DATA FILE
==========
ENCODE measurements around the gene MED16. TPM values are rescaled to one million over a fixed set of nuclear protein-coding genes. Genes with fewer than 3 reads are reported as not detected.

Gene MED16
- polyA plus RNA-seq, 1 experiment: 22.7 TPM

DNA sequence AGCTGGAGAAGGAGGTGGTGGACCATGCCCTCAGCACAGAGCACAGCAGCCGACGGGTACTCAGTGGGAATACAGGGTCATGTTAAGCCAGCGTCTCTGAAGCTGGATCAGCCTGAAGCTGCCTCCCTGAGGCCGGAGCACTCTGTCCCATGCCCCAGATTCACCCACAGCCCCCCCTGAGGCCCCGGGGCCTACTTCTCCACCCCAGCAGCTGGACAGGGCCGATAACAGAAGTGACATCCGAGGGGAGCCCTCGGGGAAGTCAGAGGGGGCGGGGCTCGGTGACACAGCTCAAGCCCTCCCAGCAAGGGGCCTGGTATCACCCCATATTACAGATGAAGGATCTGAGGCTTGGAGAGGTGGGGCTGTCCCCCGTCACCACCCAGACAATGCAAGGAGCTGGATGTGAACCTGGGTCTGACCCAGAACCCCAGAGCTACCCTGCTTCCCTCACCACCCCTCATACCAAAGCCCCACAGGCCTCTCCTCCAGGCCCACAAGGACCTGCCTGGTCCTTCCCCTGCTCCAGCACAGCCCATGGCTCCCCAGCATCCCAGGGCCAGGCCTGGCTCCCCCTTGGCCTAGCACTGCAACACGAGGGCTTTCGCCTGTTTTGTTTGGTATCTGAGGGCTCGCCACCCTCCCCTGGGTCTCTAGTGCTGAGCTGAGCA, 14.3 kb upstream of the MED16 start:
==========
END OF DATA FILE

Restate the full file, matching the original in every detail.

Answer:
ENCODE measurements around the gene MED16. TPM values are rescaled to one million over a fixed set of nuclear protein-coding genes. Genes with fewer than 3 reads are reported as not detected.

Gene MED16
- polyA plus RNA-seq, 1 experiment: 22.7 TPM

DNA sequence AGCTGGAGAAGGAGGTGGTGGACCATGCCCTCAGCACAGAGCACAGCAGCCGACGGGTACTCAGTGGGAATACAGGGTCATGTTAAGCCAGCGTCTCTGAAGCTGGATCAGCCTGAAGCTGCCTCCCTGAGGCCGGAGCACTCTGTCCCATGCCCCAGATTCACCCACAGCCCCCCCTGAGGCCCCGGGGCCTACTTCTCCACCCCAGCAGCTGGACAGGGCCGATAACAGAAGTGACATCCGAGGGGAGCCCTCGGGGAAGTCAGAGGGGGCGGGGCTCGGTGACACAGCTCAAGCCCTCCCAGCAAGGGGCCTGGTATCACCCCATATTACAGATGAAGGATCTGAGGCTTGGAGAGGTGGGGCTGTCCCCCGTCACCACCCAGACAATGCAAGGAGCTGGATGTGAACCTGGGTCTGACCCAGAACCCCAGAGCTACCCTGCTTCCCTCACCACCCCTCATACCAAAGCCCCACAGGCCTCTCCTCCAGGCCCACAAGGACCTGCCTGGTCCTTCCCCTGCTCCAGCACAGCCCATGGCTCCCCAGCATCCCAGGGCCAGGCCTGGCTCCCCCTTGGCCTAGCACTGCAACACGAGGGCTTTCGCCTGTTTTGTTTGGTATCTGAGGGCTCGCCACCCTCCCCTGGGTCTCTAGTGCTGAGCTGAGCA, 14.3 kb upstream of the MED16 start: